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Survival and tumour control probability in tumours with heterogeneous oxygenations: A comparison between the linear-quadratic and the universal survival curve models for high doses
Stockholm University.
Linköping University, Department of Medical and Health Sciences, Division of Radiological Sciences. Linköping University, Faculty of Health Sciences. Östergötlands Läns Landsting, Center for Surgery, Orthopaedics and Cancer Treatment, Department of Radiation Physics.ORCID iD: 0000-0001-8171-2541
Karolinska University Hospital.
Stockholm University and Karolinska Institutet.ORCID iD: 0000-0002-7101-240X
2014 (English)In: Acta Oncologica, ISSN 0284-186X, E-ISSN 1651-226X, Vol. 53, no 8, 1035-1040 p.Article in journal (Refereed) Published
Abstract [en]

Background: The validity of the linear-quadratic (LQ) model at high doses has been questioned due to a decreasing agreement between predicted survival and experimental cell survival data. A frequently proposed alternative is the universal survival curve (USC) model, thought to provide a better fit in the high-dose region. The comparison between the predictions of the models has mostly been performed for uniform populations of cells with respect to sensitivity to radiation. This study aimed to compare the two models in terms of cell survival and tumour control probability (TCP) for cell populations with mixed sensitivities related to their oxygenation.

Methods: The study was performed in two parts. For the first part, cell survival curves were calculated with both models assuming various homogeneous populations of cells irradiated with uniform doses. For the second part, a realistic 3D-model of complex tumour oxygenation was used to study the impact of the differences in cell survival on the modelled tumour control probability. Cellular response was assessed with the LQ and USC models at voxel level and a Poisson TCP model at tumour level.

Results: For hypoxic tumours, the disputed continuous bend of the LQ survival curve was counteracted by the increased radio-resistance of the hypoxic cells and the survival curves started to diverge only at much higher doses than for oxic tumours. This was also reflected by the TCP curves for hypoxic tumours for which the difference in D50 values for the LQ and USC models was reduced from 5.4 to 0.2 Gy for 1 and 3 fractions respectively in a tumour with only 1.1% hypoxia and from 9.5 to 0.4 Gy in a tumour with 11.1% hypoxia.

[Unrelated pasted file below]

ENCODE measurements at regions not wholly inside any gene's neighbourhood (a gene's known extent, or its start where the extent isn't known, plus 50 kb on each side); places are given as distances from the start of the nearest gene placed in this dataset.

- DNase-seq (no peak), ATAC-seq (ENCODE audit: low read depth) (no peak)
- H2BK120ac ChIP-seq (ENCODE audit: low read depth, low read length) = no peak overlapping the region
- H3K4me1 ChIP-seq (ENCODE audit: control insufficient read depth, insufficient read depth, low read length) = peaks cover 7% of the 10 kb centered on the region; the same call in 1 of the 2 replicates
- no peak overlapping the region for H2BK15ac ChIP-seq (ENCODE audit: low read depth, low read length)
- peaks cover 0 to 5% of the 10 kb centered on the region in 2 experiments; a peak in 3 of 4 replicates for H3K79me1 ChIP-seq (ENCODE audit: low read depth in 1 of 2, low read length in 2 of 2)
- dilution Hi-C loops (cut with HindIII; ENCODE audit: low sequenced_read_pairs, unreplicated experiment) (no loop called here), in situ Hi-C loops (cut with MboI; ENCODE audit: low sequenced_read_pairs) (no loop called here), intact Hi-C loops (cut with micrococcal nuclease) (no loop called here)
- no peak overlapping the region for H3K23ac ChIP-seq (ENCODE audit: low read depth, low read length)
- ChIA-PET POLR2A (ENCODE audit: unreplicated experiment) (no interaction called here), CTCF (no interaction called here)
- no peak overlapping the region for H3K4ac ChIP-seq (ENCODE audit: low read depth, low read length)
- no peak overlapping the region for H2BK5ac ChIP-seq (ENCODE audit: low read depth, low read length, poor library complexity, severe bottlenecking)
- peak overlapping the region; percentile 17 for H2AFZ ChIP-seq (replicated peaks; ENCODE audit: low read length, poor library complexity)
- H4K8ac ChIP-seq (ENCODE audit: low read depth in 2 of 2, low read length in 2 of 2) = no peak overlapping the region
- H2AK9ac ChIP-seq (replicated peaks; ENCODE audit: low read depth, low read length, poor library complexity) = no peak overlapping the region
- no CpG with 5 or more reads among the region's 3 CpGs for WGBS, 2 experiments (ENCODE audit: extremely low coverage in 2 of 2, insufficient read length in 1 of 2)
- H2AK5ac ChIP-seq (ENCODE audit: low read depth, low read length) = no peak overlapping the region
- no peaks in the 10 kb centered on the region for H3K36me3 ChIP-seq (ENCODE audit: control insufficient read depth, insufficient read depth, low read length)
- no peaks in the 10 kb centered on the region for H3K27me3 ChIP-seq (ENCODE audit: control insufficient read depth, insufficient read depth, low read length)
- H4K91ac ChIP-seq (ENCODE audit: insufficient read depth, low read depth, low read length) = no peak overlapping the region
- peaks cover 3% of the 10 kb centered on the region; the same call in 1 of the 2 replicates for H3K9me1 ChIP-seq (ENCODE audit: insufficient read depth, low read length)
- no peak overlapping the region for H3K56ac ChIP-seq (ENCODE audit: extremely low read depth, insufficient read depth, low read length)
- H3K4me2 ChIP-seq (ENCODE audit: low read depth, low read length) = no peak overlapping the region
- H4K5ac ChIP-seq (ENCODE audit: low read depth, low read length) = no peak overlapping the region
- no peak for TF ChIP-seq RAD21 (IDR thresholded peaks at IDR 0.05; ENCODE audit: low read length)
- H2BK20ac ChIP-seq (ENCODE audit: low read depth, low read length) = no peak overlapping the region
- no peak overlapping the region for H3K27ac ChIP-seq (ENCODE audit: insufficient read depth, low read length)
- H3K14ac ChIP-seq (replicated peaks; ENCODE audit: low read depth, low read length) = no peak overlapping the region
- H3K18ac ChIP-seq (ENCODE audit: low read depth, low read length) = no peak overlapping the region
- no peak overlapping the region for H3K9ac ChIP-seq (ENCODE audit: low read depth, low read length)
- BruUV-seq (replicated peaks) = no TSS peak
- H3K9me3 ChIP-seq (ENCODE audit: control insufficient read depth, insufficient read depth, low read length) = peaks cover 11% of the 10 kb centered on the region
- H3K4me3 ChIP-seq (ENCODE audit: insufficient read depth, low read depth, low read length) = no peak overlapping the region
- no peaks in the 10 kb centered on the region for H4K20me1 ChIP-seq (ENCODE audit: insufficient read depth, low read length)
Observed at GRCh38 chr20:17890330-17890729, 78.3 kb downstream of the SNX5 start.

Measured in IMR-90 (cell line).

Conclusions: For a large range of fractional doses including hypofractionated schemes, the difference in predicted survival and tumour control probability between the LQ and USC models for tumours with heterogeneous oxygenation was found to be negligible.

Place, publisher, year, edition, pages
Informa Healthcare, 2014. Vol. 53, no 8, 1035-1040 p.
National Category
Cancer and Oncology Radiology, Nuclear Medicine and Medical Imaging
URN: urn:nbn:se:liu:diva-106635DOI: 10.3109/0284186X.2014.925582ISI: 000340892900007PubMedID: 24957551OAI: diva2:717607
Available from: 2014-05-16 Created: 2014-05-16 Last updated: 2015-08-11

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Dasu, AlexandruToma-Dasu, Iuliana
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Division of Radiological SciencesFaculty of Health SciencesDepartment of Radiation Physics
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Cancer and OncologyRadiology, Nuclear Medicine and Medical Imaging

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